Just when the NBA, its players and management continue to become more prominently and visibly political, North Carolina moves in the opposite direction. NBA superstars Carmelo Anthony, Chris Paul, Dwyane Wade and LeBron James made a public statement at The ESPYS and WNBA players incurred fines and rebuke for donning black shirts to protest violence. While back in North Carolina, Republican Gov. Pat McCrory denounces the NBA’s decision to move its All-Star Game as “total P.C. B.S.,” fueled by the media and the Human Rights Campaign.

McCrory definitely misread the mood of businesses and celebrities who have decided to stay away until North Carolina catches up to the more progressive policies of, say, South Carolina. Who thought anyone would ever say that? The incumbent may have also jeopardized his chances in what was already shaping up to be a tough re-election race against Democrat Roy Cooper, the current state attorney general who has refused to enforce the law – passed quickly in a special session and signed immediately by McCrory – calling it unconstitutional.

From afar, it looks simple: The backward forces of a Southern state revert to form. But up close, the bill itself is more complicated, as is the story line of how it all came to pass, and where North Carolina will go next.

North Carolina may seem solidly red in 2016, with a state legislature and U.S. congressional delegation dominated by conservative Republicans. But the numbers show a state more evenly divided, with the biggest differences in political view between cities and more rural areas. Pick an issue, and usually you will find Charlotte, Greensboro, Asheville, Winston-Salem and the Research Triangle of Raleigh, Durham and Chapel Hill on one side and eastern Carolina and other parts of the state on the other.

The conservative domination owes much to redistricting, now being fought in the courts. But the state legislature has wasted no time in edging its way into local politics from the city council to the school board to airport management in Democratic-led cities.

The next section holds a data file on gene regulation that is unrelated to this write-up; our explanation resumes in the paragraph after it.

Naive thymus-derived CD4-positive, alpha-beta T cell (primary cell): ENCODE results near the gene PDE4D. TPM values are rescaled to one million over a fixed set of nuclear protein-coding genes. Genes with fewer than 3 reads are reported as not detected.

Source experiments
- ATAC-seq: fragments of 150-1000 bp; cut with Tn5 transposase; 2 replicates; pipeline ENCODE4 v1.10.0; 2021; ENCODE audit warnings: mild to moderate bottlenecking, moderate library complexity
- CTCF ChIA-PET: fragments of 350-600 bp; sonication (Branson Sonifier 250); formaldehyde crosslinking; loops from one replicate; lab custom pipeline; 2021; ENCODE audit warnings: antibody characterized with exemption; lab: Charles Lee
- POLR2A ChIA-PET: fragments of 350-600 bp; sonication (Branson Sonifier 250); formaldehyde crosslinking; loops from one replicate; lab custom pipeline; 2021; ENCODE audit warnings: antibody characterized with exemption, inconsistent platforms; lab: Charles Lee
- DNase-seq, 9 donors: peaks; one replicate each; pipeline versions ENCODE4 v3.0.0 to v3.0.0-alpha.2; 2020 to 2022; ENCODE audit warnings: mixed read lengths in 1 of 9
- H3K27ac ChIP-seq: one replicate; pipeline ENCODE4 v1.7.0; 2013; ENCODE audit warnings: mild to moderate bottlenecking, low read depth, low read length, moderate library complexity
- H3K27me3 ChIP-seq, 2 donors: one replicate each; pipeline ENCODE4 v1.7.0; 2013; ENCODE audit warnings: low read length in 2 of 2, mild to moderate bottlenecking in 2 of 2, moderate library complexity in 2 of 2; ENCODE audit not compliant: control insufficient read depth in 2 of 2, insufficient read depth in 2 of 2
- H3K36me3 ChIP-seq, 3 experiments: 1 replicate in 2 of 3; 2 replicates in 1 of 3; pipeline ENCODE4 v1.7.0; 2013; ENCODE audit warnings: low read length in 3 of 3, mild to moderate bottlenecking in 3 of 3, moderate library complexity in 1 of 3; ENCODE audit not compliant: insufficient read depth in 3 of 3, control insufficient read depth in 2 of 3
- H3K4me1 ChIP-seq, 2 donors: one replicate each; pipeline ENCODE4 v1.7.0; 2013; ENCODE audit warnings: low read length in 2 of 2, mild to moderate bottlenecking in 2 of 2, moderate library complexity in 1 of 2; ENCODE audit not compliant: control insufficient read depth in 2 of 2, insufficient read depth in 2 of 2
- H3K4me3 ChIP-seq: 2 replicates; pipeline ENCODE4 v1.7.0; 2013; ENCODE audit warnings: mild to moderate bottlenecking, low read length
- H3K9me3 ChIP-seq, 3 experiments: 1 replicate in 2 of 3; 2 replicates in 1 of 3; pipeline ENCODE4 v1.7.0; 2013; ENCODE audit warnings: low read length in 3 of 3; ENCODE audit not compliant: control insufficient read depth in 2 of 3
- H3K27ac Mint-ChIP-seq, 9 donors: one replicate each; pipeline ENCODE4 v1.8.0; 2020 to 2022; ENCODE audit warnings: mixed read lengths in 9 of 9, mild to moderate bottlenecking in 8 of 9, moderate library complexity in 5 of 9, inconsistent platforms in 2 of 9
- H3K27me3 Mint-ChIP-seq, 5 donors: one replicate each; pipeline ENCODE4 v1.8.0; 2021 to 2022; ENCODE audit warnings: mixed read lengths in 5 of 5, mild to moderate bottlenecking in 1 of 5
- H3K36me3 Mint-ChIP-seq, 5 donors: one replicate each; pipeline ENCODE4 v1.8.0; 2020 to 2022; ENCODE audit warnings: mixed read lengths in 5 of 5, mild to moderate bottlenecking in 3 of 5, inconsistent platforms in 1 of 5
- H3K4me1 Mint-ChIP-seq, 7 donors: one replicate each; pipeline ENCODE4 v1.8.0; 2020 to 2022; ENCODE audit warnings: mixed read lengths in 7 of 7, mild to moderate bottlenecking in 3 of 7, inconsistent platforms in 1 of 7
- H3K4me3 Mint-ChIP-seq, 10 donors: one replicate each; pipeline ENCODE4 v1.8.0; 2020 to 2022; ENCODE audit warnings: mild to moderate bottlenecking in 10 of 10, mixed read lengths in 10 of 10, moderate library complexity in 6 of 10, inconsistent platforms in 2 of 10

This is how House Bill 2 became that line in the sand. Passed in reaction to a Charlotte nondiscrimination ordinance, the bill said that in government buildings transgender people must use the restroom that matches the gender on their birth certificate. It also took away the power of the state’s cities to enact their own nondiscrimination rules or a minimum wage. Even smaller cities across the state resented the intrusion.

Ironically, it is the cities that have lost the most – from the All-Star Game to tech and finance companies such as PayPal deciding to expand elsewhere.

Expect the fight over House Bill 2, and the loss of the NBA All-Star Game to bring a greater scrutiny to other North Carolina policies – such as contested voter ID requirements that opponents say discriminate against minorities, the poor, the elderly and young people in an important election year.

Will activists such as state NAACP head the Rev. William Barber ask prominent sports figures to put their power and prestige on the line for other issues of social justice and inclusion in a Southern state suffering growing pains?

Though sports have placed its political and social divisions in the spotlight, much more is at stake in North Carolina’s future than a basketball game.

Mary C. Curtis, columnist for Roll Call and NBCBLK and contributor to NPR, has worked at The New York Times, The Baltimore Sun and The Charlotte Observer. She is a child of West Baltimore, based in Charlotte, N.C., and can sing the entire score of “Hamilton.”